I'm also thinking about the Prestige Half.  Well.  I'm not thinking about it, I'm going to run it if my friend Tina runs it.  This "Prestige" race is a weird one because you must "qualify" to run it.  Which, if you ask me, is kind of strange – this year's race will be it's first one ever.  Shouldn't one (or a race) be required to earn their prestige?  Just sayin'.  (Can you say, pretentious prestige?)

Finally, I'm pleased to report that I made it into the St George Marathon.  I had to do the lottery this year, so it was truly a matter of chance.  Holy smokes that was drama.  I cannot believe how stupidly emotional I get over this race.  I live in a state called Utah.  When I pulled up the results for the lottery, I typed my name, city and state.  I typed Rabid from "Utah."  When the web site searched for Rabid from "Utah" it did not find me.  I was ever sa' despondent!  Even a bit angry.  Jumped in the shower with complaining thoughts of: Why doesn't St George have a qualifying standard?!  They should have a qualifying standard!  Every race who's any race has a qualifying standard!  Then I got ticked at people who put their names in the pot, knowing full-well that they might drop out, or even worse NOT TRAIN!

Something happened in the shower, however.  A light bulb or something went out, and I thought, What if I use "UT" instead of "Utah"?  Will it find me then?  I ran over to the web site and searched for Rabid from "UT."  Guess what?  IT FOUND ME!

Now I've got the runs for sure.

(Check back later... will add links to the tunes as time permits.)

Run - Collective Soul
Steady, As She Goes - The Raconteurs
Ready to Run - Dixie Chicks
Hit And Run Holiday - My Life With The Thrill Kill Kult
Run Back to Your Side - Eric Clapton
Runnin' With The Devil - Van Halen
Fox On the Run - 1RKO FirstRoundKnockOut
On The Run - Pink Floyd
Green: Run / Smiles / Step Into The Breeze / Symphony Space - Spiritualized
Always On The Run - Lenny Kravitz
Run For Our Lives - The Morning After Girls
Runnin' Wild - Airbourne
Running On Faith - Eric Clapton
Time Is Running Out - Muse
Runaway Lover - Madonna
Run Honey Run - Morcheeba Feat. Bradley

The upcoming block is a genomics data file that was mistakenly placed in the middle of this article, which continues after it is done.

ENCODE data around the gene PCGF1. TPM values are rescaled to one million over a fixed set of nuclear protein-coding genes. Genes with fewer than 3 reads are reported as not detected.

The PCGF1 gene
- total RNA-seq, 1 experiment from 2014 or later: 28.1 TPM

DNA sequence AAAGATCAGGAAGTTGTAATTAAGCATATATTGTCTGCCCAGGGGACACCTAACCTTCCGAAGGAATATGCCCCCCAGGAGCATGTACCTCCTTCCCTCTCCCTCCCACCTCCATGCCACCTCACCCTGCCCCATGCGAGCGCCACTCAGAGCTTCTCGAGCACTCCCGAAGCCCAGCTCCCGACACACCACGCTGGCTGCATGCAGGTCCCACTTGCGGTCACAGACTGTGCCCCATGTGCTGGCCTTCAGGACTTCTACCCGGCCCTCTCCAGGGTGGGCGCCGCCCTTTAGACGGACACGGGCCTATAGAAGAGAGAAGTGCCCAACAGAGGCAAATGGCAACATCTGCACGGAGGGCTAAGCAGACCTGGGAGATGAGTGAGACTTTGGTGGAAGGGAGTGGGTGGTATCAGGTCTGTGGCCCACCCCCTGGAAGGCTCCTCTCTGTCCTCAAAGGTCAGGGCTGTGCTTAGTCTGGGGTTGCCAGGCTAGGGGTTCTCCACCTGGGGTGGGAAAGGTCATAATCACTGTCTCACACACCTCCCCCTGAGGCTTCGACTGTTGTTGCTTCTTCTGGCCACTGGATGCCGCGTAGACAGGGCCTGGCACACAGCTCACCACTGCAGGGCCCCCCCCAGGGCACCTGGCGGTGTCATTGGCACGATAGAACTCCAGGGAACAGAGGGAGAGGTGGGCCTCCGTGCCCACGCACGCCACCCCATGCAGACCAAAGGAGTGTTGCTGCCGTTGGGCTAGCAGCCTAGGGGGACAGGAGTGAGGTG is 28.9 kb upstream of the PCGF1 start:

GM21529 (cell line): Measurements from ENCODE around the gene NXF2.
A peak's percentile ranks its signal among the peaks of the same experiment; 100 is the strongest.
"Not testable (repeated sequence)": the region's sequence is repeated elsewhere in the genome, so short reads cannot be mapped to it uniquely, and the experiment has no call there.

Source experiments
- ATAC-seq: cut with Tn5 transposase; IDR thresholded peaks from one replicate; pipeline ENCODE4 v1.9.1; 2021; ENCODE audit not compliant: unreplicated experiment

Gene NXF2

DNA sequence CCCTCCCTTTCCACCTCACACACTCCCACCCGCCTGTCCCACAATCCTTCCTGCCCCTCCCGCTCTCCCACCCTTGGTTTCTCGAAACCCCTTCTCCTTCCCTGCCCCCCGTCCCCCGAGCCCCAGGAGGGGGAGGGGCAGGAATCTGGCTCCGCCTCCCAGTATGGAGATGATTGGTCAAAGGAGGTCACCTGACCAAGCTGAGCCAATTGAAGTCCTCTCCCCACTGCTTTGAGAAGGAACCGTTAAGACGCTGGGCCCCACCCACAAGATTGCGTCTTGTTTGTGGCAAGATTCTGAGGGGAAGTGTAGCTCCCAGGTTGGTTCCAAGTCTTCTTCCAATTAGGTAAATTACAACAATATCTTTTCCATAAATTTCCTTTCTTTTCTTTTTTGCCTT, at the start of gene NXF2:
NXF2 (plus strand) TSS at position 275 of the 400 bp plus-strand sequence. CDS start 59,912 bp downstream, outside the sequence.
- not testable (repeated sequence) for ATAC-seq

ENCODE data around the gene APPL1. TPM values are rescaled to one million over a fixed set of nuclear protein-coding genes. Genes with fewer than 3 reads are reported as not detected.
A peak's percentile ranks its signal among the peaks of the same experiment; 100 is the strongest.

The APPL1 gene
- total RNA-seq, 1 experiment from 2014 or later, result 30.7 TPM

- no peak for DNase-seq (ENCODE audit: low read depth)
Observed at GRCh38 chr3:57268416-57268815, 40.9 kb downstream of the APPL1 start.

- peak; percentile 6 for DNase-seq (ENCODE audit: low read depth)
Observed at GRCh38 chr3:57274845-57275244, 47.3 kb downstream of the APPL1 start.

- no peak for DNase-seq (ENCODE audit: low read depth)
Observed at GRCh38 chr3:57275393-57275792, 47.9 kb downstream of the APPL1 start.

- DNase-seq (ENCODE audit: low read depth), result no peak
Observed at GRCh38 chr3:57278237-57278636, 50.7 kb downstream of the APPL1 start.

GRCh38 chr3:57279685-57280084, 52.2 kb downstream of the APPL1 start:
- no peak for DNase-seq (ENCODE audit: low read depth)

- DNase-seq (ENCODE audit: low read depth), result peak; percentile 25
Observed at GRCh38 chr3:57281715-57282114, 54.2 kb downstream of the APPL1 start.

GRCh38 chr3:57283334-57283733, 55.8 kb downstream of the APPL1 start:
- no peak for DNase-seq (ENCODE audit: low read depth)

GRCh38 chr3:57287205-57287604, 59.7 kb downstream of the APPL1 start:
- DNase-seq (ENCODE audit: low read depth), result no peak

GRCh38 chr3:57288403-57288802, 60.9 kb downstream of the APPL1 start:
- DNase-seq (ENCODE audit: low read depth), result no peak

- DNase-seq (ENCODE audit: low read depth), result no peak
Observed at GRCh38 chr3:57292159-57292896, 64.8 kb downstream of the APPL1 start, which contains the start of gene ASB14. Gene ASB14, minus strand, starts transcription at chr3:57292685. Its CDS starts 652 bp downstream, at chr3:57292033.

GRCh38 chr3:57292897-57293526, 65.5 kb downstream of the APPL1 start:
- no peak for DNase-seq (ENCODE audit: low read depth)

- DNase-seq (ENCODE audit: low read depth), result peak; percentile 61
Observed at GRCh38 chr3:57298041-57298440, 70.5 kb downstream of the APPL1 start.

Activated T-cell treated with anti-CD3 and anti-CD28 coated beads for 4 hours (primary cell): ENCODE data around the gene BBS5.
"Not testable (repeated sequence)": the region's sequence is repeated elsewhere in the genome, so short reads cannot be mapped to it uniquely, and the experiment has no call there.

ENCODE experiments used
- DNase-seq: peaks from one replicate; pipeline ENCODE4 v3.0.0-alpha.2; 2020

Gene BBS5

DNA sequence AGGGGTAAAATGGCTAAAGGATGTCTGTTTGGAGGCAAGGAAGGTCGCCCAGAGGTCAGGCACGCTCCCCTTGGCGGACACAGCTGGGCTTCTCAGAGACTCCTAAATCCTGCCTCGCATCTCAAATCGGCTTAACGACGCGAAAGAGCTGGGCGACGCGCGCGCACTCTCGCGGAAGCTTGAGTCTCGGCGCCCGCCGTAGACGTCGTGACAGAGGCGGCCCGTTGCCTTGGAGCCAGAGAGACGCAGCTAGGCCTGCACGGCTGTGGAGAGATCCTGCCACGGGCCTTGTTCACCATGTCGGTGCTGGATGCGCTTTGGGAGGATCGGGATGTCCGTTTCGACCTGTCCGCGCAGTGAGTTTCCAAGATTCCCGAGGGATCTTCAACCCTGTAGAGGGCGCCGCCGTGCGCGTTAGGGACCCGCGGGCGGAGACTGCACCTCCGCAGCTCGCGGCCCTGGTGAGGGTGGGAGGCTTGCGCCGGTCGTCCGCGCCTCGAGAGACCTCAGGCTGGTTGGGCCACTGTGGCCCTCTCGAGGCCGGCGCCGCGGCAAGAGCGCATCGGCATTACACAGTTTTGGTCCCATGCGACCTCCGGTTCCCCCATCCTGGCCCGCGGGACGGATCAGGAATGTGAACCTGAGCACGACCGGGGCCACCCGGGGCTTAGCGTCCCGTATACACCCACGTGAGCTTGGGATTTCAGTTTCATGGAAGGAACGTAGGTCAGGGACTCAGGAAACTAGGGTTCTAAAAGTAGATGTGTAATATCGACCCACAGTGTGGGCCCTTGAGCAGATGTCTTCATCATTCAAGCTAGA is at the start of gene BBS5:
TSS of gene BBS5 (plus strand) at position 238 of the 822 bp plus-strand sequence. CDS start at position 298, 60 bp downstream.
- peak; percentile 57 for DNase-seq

Runaround - Van Halen
You Better Run - Junior Kimbrough
Sex And ReRUNs (Album) - Matt Duke
Runnin Down A Dream - Tom Petty
Running To Stand Still - U2
Runaway  - Linkin Park
Running On A Treadmill - Oingo Boingo
SupeRUNknown - Soundgarden
Where You Gonna Run - Peter Tosh
Run Eyed Blues - Ben Harper
Take It On The Run - REO Speedwagon
Easier To Run - Linkin Park
Run To You - Bryan Adams
Dogs On The Run - Tom Petty & The Heartbreakers
Runnin' Shoes - The Fabulous Thunderbirds
Free To Run - Gomez
Fox On The Run - Sweet
Run To The Hills - Iron Maiden
Running Out Of Turbo - The Sounds
Running Wild - Roxy Music
Run Like Hell - Pink Floyd
All The Roadrunning - Mark Knopfler & Emmylou Harris
Hardin Wouldn't Run - Johnny Cash
Run On - Moby
No One To Run With - The Allman Brothers Band
Run Through The Jungle - Creedence Clearwater Revival
Running Free - Iron Maiden
When The Road Runs Out - Blonde Redhead + Devastations
I'm Not Running Anymore - John Mellencamp
Run, Run, Run (Stereo) - The Velvet Underground & Nico

In the which I Save the Kidses Future from their Past

For ten years now, or almost ten, for Yahoo #1 is just a week shy of ten, I have required that my kids wear "matching" clothes.  Not that the pair should wear the same outfits, but their individual wearables must coordinate colors and patterns.  This is in accordance to my opinion of what matches and what does not.  (Note that my "style" is totally up for argument as the current "match" standard, but that's a topic for another day.)

I figure that ten years from now, when the Yahoos are looking at photos of their bad selves, they won't gasp with embarrassment over the outfits they chose.  See how I'm saving my kidses future from their past?  I know!  Right?

Yahoo #1 has been (mostly) okay with this.  He'll come out wearing plaid brown and green shorts with a camouflage shirt.  I'll say, "Sorry dude.  Dudn't match, find something else."  He'll return to find something else or ask for assistance.

Well Yahoo #2 isn't so hip on this arrangement.  No siree.  He'll fight me all the way to the bank on this, and I fight back.  Lately, he wants to wear socks that do not match each other... socks that are not a complete pair.  Gasp!  Right?

The other day, as I was in the middle of the current save-the-kidses-future-from-their-past battle, Yahoo #2, all mopey and such, says, "Moooooooom?  Why does stuff hafta match anyways?"

Um.  I have no answer for that.  I guess it doesn't hafta match, does it?  This is where Rabid has officially thrown in the stuff-hasta-match towel.  You should see what the two wore to school today.


Wednesday, May 11, 2011

The GPS/Watch Combo

I do some running here 'n there and have grown accustomed to various accessories and/or accoutrements to provide assistance.  One such accessory is the GPS/watch combination.  I'm currently on my 4th GPS/watch.

Why so many, you ask?  Is it because I'm so awesome that I run 20,000 miles a year and require all those watches?  Or is it because my speed is so speedy, that the GPSer in the watch just wears out?  Nope.  It's because the dang things break.  They just do.  One of my watches, (the Garmin 201, I believe) lost button functionality on two of the buttons.  Another one became water damaged in the St George Rainstorm Marathon of 2008.  I PR'd that year so I ain't complaining, and would gladly sacrifice twelve Garmin 305s for another PR.  The watch I used to replace that one wouldn't turn on one day.

Each and every death of each and every watch has conveniently occurred after the one-year warrantee is no longer. Yes, "conveniently."  I've exchanged many an e-mail with those at Garmin over these deaths.